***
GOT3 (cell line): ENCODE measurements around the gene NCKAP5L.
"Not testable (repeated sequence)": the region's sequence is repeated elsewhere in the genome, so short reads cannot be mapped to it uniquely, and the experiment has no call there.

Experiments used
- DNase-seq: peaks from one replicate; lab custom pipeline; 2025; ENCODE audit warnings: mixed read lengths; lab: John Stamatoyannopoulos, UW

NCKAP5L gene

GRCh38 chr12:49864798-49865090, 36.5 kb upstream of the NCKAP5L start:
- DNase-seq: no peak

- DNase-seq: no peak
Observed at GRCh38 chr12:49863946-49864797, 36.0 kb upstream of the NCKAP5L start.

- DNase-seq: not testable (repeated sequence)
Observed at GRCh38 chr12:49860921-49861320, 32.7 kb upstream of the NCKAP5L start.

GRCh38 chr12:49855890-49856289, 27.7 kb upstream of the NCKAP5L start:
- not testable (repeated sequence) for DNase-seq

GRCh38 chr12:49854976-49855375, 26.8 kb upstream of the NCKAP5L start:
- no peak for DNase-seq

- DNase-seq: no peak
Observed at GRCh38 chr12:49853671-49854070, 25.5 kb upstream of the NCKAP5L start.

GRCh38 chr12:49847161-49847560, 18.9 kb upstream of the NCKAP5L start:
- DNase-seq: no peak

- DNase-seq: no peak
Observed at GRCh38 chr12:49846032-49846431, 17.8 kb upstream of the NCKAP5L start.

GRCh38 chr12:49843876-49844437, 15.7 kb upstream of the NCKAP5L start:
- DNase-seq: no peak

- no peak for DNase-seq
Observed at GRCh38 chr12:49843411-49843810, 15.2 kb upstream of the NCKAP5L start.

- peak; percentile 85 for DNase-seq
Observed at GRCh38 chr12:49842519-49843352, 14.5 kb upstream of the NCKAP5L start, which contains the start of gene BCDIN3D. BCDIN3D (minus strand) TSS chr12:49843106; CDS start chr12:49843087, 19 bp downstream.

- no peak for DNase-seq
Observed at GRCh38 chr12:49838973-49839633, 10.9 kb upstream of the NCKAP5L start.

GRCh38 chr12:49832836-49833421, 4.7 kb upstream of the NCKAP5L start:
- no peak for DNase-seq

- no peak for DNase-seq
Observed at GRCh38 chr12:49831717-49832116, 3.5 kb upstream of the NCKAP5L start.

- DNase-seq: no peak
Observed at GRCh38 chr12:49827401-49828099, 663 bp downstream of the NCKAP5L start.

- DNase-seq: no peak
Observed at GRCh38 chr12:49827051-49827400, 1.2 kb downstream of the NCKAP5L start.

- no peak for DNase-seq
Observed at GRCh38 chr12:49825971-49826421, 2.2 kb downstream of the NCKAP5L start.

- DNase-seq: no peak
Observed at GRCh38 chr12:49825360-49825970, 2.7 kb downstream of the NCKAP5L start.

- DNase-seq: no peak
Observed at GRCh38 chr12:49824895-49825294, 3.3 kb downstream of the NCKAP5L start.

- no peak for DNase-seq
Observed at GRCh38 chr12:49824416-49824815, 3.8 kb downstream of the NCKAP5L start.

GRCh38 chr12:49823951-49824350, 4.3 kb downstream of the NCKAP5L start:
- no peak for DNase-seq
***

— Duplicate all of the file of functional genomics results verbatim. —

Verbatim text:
GOT3 (cell line): ENCODE measurements around the gene NCKAP5L.
"Not testable (repeated sequence)": the region's sequence is repeated elsewhere in the genome, so short reads cannot be mapped to it uniquely, and the experiment has no call there.

Experiments used
- DNase-seq: peaks from one replicate; lab custom pipeline; 2025; ENCODE audit warnings: mixed read lengths; lab: John Stamatoyannopoulos, UW

NCKAP5L gene

GRCh38 chr12:49864798-49865090, 36.5 kb upstream of the NCKAP5L start:
- DNase-seq: no peak

- DNase-seq: no peak
Observed at GRCh38 chr12:49863946-49864797, 36.0 kb upstream of the NCKAP5L start.

- DNase-seq: not testable (repeated sequence)
Observed at GRCh38 chr12:49860921-49861320, 32.7 kb upstream of the NCKAP5L start.

GRCh38 chr12:49855890-49856289, 27.7 kb upstream of the NCKAP5L start:
- not testable (repeated sequence) for DNase-seq

GRCh38 chr12:49854976-49855375, 26.8 kb upstream of the NCKAP5L start:
- no peak for DNase-seq

- DNase-seq: no peak
Observed at GRCh38 chr12:49853671-49854070, 25.5 kb upstream of the NCKAP5L start.

GRCh38 chr12:49847161-49847560, 18.9 kb upstream of the NCKAP5L start:
- DNase-seq: no peak

- DNase-seq: no peak
Observed at GRCh38 chr12:49846032-49846431, 17.8 kb upstream of the NCKAP5L start.

GRCh38 chr12:49843876-49844437, 15.7 kb upstream of the NCKAP5L start:
- DNase-seq: no peak

- no peak for DNase-seq
Observed at GRCh38 chr12:49843411-49843810, 15.2 kb upstream of the NCKAP5L start.

- peak; percentile 85 for DNase-seq
Observed at GRCh38 chr12:49842519-49843352, 14.5 kb upstream of the NCKAP5L start, which contains the start of gene BCDIN3D. BCDIN3D (minus strand) TSS chr12:49843106; CDS start chr12:49843087, 19 bp downstream.

- no peak for DNase-seq
Observed at GRCh38 chr12:49838973-49839633, 10.9 kb upstream of the NCKAP5L start.

GRCh38 chr12:49832836-49833421, 4.7 kb upstream of the NCKAP5L start:
- no peak for DNase-seq

- no peak for DNase-seq
Observed at GRCh38 chr12:49831717-49832116, 3.5 kb upstream of the NCKAP5L start.

- DNase-seq: no peak
Observed at GRCh38 chr12:49827401-49828099, 663 bp downstream of the NCKAP5L start.

- DNase-seq: no peak
Observed at GRCh38 chr12:49827051-49827400, 1.2 kb downstream of the NCKAP5L start.

- no peak for DNase-seq
Observed at GRCh38 chr12:49825971-49826421, 2.2 kb downstream of the NCKAP5L start.

- DNase-seq: no peak
Observed at GRCh38 chr12:49825360-49825970, 2.7 kb downstream of the NCKAP5L start.

- DNase-seq: no peak
Observed at GRCh38 chr12:49824895-49825294, 3.3 kb downstream of the NCKAP5L start.

- no peak for DNase-seq
Observed at GRCh38 chr12:49824416-49824815, 3.8 kb downstream of the NCKAP5L start.

GRCh38 chr12:49823951-49824350, 4.3 kb downstream of the NCKAP5L start:
- no peak for DNase-seq